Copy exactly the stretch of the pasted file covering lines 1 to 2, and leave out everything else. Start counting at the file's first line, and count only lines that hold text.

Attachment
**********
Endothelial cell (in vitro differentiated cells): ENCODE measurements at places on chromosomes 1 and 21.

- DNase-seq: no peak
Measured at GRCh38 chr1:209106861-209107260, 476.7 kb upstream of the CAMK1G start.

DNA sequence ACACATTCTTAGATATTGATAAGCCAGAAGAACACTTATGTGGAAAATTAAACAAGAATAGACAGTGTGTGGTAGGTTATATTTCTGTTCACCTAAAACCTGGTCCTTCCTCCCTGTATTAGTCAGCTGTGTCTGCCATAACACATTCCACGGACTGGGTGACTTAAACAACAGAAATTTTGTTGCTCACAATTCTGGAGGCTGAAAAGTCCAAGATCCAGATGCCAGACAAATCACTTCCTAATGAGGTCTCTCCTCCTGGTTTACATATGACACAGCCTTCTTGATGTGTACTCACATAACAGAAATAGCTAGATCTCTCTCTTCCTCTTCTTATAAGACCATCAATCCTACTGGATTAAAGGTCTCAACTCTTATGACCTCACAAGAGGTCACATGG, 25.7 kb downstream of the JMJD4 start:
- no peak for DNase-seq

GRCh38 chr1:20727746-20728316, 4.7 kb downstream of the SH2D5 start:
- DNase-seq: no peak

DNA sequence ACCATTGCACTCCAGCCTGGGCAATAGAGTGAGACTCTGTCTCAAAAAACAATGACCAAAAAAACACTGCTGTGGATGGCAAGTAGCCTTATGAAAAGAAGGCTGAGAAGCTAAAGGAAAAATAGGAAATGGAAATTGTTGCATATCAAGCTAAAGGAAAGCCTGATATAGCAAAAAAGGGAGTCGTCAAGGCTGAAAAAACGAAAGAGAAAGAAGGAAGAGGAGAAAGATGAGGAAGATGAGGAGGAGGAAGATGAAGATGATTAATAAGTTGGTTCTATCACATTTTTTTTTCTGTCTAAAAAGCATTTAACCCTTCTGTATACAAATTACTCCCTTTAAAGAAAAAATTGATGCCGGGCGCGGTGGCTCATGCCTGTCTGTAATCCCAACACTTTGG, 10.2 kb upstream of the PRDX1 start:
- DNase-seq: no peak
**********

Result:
Endothelial cell (in vitro differentiated cells): ENCODE measurements at places on chromosomes 1 and 21.

- DNase-seq: no peak